Sid Vashi’s debut LP, Motherland Tourism, first hit the internet via SoundCloud and Bandcamp in September 2013. Having released little since, bar sporadic loosies and covers (including a fantastic version of Danny Glover), Vashi is on the verge of releasing a project this year which everyone should take very, very seriously.
However, if you go looking for some context to his latest output, keep your seriousness well away from his first full-length release. While there are moments of true genius on this record (Utilizer, Sit Around (Tere Bina)), there are also moments of utter wandering vacuity (You (I’m Alright), Tree). For evidence of this, look no further than the cover art, a painting of Vashi’s visage, itself a copy of an old photograph he’d often use as SoundCloud art, which now finds its final resting place on his LinkedIn profile. His sparse profile mostly concerns itself with his research as a student of neurology, and his work scoring a play at 2015’s Thespo Festival. His peers list “Microsoft Word” as his primary skill ahead of “Music Production” and “Live Music”.
Vashi is a polar opposite to most suburban Indian youth of his age, who lived their formative years in a period between the late ’80s and the mid ’90s when Indian film music reached its absolute zenith of glorious, extravagant camp. For anyone who didn’t grow up in India during this period, it’s hard to describe the euphoric nostalgia of A.R. Rehman and Anu Malik’s work that helped define it (think of 99 Luftballons, but in Hindi). Most of Vashi’s contemporaries grew up with this music as the soundtrack to their lives, only later evolving tastes and influences informed by the internet and economic liberalisation. Conversely, Vashi grew up playing jazz saxophone in Detroit, in the auditory arms of J Dilla, Karriem Riggins, Alice Coltrane and Milt Jackson. His musical influences are just like those of his contemporaries and primary audience, but geographically, and probably chronologically, reversed. It’s not a stretch to imagine movie scenes of urban India from that period (Ambassadors, Aamir Khan mullets and all) with MC Hammer playing in the background, but can you even begin to imagine ’90s suburban USA with the Rangeela soundtrack playing?
Channeling that reversed perspective is where Vashi truly excels on this LP. Sit Around (Tere Bina) floats effortlessly from a truly inspired R.D. Burman-Lata Mangeshkar sample, stuttering hi-hats, swirling two-step bass, a subtle Kendrick Lamar Poetic Justice sample, to saxophone interludes, to catchy refrains.
On Utilizer, he flexes an instantly iconic Anu Malik sample from the intro to Chalti Hai Kya 9 Se 12 that sounds like the auditory equivalent of every Govinda-Karisma Kapoor dance GIF you can remember (disclaimer: the source film Judwaa features neither) while keeping it all 100% serious — ambitious even. He frantically flits from his guitar to his saxophone and back over a punchy sawtooth bass, as if trying to pull out all possible stops at an interview for an internship with A.R. Rehman.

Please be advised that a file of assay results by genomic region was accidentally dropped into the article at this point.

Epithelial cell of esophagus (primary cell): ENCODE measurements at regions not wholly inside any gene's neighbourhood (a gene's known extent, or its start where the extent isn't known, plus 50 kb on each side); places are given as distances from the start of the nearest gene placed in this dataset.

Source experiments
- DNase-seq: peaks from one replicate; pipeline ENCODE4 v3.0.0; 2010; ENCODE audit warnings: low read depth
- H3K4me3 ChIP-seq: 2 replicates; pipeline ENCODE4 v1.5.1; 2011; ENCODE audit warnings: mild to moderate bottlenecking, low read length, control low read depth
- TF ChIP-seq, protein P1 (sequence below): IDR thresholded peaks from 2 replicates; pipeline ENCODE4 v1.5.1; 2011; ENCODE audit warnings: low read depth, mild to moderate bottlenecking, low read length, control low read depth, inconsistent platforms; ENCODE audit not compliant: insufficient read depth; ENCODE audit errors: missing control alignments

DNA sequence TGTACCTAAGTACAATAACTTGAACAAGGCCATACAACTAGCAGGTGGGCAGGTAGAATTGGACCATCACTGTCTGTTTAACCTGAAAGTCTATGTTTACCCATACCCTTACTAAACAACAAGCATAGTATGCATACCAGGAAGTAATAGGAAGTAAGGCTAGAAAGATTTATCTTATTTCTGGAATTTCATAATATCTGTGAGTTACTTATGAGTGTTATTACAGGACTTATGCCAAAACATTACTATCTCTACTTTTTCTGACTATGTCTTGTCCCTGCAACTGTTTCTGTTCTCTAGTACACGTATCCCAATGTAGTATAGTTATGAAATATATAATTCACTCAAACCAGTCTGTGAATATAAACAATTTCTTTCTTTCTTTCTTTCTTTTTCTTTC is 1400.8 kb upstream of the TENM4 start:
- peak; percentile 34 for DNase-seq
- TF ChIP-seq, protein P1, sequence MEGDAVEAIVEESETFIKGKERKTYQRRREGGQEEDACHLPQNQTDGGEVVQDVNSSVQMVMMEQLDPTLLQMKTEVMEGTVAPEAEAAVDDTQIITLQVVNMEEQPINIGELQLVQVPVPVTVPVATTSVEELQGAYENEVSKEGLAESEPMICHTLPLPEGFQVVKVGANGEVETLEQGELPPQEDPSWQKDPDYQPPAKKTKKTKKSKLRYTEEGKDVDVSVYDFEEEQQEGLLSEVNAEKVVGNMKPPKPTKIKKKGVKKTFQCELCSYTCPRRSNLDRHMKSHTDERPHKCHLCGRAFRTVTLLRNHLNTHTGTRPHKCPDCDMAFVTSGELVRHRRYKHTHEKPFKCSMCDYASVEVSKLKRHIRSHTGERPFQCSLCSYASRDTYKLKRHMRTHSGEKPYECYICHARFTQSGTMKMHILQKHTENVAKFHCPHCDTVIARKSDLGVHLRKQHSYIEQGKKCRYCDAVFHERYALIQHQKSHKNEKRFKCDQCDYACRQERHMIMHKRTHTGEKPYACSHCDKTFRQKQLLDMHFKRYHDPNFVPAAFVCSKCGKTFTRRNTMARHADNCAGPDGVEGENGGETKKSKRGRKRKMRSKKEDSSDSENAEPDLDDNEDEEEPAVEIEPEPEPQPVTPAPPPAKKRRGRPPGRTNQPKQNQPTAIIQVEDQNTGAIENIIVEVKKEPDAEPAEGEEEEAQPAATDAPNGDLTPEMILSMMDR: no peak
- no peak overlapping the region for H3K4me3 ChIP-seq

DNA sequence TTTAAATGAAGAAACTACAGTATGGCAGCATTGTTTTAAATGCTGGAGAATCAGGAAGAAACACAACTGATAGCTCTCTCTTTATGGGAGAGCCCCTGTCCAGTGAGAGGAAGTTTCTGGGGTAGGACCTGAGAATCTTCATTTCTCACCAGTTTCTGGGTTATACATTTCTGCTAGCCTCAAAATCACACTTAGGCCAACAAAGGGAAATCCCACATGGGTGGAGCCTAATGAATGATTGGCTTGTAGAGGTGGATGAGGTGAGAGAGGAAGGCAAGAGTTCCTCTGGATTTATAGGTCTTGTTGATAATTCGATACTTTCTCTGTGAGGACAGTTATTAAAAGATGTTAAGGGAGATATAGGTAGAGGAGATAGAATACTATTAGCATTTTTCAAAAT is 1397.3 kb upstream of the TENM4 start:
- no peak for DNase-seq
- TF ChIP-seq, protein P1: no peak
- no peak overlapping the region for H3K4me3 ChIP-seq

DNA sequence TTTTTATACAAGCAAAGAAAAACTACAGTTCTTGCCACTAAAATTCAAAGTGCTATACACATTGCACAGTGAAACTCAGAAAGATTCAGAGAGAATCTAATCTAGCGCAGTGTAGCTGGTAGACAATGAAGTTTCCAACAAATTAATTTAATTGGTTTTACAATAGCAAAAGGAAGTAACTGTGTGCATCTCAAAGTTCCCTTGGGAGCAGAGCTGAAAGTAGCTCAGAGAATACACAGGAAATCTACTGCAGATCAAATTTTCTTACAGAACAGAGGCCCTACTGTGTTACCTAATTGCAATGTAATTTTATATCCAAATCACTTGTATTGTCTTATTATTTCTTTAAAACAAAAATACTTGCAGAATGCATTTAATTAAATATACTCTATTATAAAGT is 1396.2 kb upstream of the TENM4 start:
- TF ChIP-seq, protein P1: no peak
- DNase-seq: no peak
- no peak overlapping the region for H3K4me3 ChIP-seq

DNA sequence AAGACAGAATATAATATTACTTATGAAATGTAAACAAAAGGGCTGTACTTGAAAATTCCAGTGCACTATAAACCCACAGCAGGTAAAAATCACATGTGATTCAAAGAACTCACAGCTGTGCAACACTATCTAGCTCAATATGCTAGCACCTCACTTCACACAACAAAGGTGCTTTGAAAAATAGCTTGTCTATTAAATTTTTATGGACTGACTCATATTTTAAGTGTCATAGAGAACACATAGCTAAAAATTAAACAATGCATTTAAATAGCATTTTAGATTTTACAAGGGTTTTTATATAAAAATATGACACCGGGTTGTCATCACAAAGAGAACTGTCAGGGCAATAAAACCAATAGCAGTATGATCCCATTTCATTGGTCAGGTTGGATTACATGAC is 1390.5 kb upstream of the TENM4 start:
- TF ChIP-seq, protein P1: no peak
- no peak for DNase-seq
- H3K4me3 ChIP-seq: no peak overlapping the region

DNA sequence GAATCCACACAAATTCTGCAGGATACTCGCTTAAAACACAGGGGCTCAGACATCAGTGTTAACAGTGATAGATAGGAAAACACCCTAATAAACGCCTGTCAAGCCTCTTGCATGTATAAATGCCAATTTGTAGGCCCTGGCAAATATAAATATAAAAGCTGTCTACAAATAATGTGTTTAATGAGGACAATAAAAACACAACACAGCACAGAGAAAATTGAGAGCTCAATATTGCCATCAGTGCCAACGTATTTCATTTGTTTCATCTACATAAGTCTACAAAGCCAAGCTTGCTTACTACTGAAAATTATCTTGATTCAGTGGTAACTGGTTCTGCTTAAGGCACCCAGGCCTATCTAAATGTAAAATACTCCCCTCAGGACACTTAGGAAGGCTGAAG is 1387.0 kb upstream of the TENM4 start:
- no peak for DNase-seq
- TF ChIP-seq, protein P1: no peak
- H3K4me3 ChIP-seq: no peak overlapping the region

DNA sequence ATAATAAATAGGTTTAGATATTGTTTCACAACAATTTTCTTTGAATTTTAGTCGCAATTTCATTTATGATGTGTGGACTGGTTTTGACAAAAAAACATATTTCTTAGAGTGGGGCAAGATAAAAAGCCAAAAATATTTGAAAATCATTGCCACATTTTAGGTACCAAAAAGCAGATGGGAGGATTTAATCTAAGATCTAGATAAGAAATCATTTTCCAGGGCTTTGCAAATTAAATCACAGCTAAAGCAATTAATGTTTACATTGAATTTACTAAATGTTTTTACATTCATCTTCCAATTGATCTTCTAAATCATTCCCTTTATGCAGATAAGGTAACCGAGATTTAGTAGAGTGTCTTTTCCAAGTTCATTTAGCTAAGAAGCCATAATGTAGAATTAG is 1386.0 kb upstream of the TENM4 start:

Darling, a simple but great drone-y table-driven ballad with no frills and pretensions is of note as well. A sequel, Darling 2.0 — featuring a new chromatic bass guitar refrain and a sub-shattering breakdown akin to James Blake’s Limit To Your Love — is now on his SoundCloud, presumably a part of his latest project.
Late in the album’s runtime Vashi lets loose, and the tracks grow blurrier in focus and sprawl inward, relying on pitched refrains and loops/samples to provide variation and structure, sometimes faintly betraying some obvious Dilla and Madlib influences in the process. Stones, featuring frequent collaborator Soopy, contains a vocal melody lifted seemingly directly, perhaps subconsciously, from Bon Iver’s Minnesota, WI but finds itself forgiven for having the gall to auto-tune Kishore Kumar into sounding like Young Thug.
The title, Motherland Tourism, becomes clearer as a descriptor for the album as it progresses from the exciting pulsating opener to deadpan ambient outro. This album is the sound of Vashi as a welcome outsider discovering the land of his descent — one where all the magical films that birthed the music which inspire his sound were made.
As he continues to release cuts from his latest project, it becomes obvious that he is intent on moving further away from the eclectic sounds of this LP towards a more focused, upbeat, glitch/electro-house sound. One of his latest releases, STAYLO, is longer than any track on this album, and is quite possibly his best work yet. The vocals are sharp and immediate. The harmonies, instead of functioning as a crutch for someone still trying to find their voice, sound purposeful. The drums crackle, and the mix feels sparser, louder, and more technically accomplished than anything he has released before. It even features the same Anu Malik sample from Utilizer, but its placement no longer feels warranted, hilarious, or fantastic, but sadly cursory. It’s possible that as he grows as an artist the links between his influences and art are growing further apart, and soon there may not be any obviously audible decadent era Bollywood influences left. But as an experiment with promising results, Motherland Tourism proves that Indian film music could still in theory retain its core ridiculousness and move forward with the times without being derivative and formulaic.
I wish you’d help.
Motherland Tourism is available as a free download on Bandcamp.